By Zach Freeman
As a twenty-six-year old graduate student studying Shakespeare at Berkeley and working on her dissertation, a frustrated Young Jean Lee, fed up with academia, went to a therapist for help. The therapist started by posing a question to Lee that she was told to answer off the top of her head: “What do you want to do with your life?” Lee was so shocked by her own response (“I want to be a playwright.”) that she asked the therapist for a do-over. Recounting the moment later, Lee jokes that, “If you’re studying Shakespeare and you say that you want to be a playwright and you have no experience playwriting, it’s like being a veterinarian and saying that you want to be a dog.”
Still, over the last decade, the Korean-American Lee has managed to make more than a name for herself in the world of experimental theater, she’s won Obies and created an oeuvre of provocative, high-profile pieces that defy easy categorization. Among others, there’s “The Shipment,” a “Black identity politics show” (her words), “Church,” a surprisingly earnest exploration of Christianity and “We’re Gonna Die,” a show about that one thing that every single living human has in common (hint: see title).
There’s a reason Lee’s work has tackled such varied and controversial subject matter over the years. It’s clearly written in the first line of the artistic statement of Lee’s New York-based theater company (appropriately named Young Jean Lee’s Theater Company): “When starting a play, I ask myself, ‘What’s the last show in the world I would ever want to make?’ Then I force myself to make it.”
This week, Chicago audiences will have a chance to enter the mind of Young Jean Lee, as “Untitled Feminist Show,” a mostly dialogue-less show that features six nude performers dancing, fighting and generally just using movement to tell what words can’t, is performed at the Museum of Contemporary Art. The show premiered last year in Minneapolis and has since toured in select locations domestic and international.
At first “Untitled Feminist Show” sounds like a cop-out of a title, until you really start to think about what a title like that implies. Think of the preconceived notions that the word “feminist” alone evokes in various groups. And how much harder does that make the task of subverting expectations for an experimental playwright like Lee? In addition, the lack of words in the show is a ballsy (forgive the phrase) move for someone known for such powerful dialogue. “In New York a few people got mad about this and said that in order to be feminist you need to preach,” says Lee. “But I disagree.” Clearly.
Those looking for a feminist sermon should look elsewhere. In a previous interview, Lee laid out her lack of agenda when writing anything: “The one thing that’s been consistent throughout all of my shows is that there isn’t a single argument in them, ever. I’m not trying to make one point.” Lee has a more nuanced plan: “I’m trying to lay out all of the conflict that I see, present it, and have you wrestle with it on your own.”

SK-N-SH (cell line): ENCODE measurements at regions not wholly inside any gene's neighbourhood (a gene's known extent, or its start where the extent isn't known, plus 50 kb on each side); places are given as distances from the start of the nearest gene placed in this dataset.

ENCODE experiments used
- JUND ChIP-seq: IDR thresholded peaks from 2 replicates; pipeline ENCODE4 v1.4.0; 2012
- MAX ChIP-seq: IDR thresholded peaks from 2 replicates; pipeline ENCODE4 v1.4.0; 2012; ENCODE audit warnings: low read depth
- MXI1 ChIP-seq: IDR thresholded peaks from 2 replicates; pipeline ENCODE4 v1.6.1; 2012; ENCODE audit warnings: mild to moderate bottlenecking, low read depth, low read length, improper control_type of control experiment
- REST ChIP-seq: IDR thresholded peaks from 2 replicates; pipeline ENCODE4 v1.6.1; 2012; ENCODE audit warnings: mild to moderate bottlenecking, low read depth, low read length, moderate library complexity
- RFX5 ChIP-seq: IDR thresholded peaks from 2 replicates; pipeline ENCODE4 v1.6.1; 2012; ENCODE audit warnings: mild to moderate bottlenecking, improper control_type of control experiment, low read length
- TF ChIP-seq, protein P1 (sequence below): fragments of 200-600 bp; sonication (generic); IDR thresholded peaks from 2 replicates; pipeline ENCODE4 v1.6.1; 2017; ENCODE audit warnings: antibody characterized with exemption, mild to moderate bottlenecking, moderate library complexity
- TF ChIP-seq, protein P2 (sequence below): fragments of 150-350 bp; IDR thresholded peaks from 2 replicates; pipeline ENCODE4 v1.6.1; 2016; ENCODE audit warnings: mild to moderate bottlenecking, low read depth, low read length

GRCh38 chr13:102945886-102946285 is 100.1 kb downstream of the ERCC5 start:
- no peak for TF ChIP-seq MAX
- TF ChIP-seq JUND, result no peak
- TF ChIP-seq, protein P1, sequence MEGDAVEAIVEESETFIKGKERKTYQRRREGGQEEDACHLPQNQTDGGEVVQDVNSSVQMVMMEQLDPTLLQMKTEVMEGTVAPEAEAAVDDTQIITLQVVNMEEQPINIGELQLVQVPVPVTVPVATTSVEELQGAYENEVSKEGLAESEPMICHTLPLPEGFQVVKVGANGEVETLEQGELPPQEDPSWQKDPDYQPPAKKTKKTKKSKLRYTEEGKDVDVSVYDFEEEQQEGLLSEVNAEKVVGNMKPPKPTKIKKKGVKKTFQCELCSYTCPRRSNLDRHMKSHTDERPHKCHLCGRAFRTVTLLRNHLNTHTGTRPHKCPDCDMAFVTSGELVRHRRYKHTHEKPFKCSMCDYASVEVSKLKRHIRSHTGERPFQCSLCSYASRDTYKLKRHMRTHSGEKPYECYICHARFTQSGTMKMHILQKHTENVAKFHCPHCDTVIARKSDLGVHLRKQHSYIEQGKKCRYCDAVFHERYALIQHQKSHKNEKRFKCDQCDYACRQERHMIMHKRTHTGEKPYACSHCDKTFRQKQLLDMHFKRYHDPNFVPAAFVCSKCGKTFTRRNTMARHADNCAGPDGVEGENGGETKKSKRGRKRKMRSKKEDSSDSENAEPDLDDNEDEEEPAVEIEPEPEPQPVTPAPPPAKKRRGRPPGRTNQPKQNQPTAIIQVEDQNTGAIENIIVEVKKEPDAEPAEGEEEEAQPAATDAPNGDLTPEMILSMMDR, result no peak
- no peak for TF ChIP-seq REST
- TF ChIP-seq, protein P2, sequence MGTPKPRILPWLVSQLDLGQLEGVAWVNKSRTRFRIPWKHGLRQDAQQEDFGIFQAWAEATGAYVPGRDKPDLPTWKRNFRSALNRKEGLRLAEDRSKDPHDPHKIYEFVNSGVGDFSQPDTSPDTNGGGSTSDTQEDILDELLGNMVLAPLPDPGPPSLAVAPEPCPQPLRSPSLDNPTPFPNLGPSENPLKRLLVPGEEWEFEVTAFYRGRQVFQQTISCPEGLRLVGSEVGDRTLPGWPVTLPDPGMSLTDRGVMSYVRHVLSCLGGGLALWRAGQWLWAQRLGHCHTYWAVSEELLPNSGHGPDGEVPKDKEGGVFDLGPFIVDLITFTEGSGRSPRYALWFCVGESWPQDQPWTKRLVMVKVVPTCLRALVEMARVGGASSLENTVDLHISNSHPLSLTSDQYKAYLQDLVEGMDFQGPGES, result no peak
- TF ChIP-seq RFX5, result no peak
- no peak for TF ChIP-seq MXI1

With “Untitled Feminist Show,” Lee found in early workshops that movement just communicated information more effectively. “I tried hard to write words that could compete with the movement and dance, but I couldn’t,” Lee freely admits. “There are no words in the play because I wanted audience members to have their own questions and thoughts and emotional responses to the show without having some message imposed on them.”
But perhaps the nudity itself is enough of a message. “For me, the starting point of the show was the desire to see performers with a range of realistic female body types who were 100 percent confident, fierce and fabulous,” says Lee. “Women are trained to have so much shame about their bodies and looks. I thought it would be amazing to see people with female-coded bodies who didn’t seem to experience any of that, even without clothes or makeup.”
And lest the nude aspect raise questions of objectification under the guise of celebration, Lee is quick to explain. “I wanted the nudity to be the opposite of titillating and objectifying, with the performers seeming completely powerful and comfortable in their own skins.”
In this hour-long show, each of the performers has brought something important from their various backgrounds (ranging from theater to dance to burlesque). And though Lee doesn’t have any formal dance training, she worked with the performers, choreographer Faye Driscoll and her associate director Morgan Gould to construct the movement-heavy show piece by piece, tweaking aspects as they went along through rehearsals and a number of workshops. “Everyone I work with always wants to kill me because I’m constantly changing things,” says Lee. “But it pays off in the end.”
With this kind of tweak-as-you-go approach, I asked Lee when she considers a show “complete.” Though she initially counted the New York premiere as the date of completion, she admitted to further refinement during tours, finally settling on a more definitive answer: “The script gets set after it’s published.”
“Untitled Feminist Show” begins at the Museum of Contemporary Art’s Edlis Neeson Theater, 220 East Chicago, on April 18 and runs through April 21. For tickets, call (312)397-4010.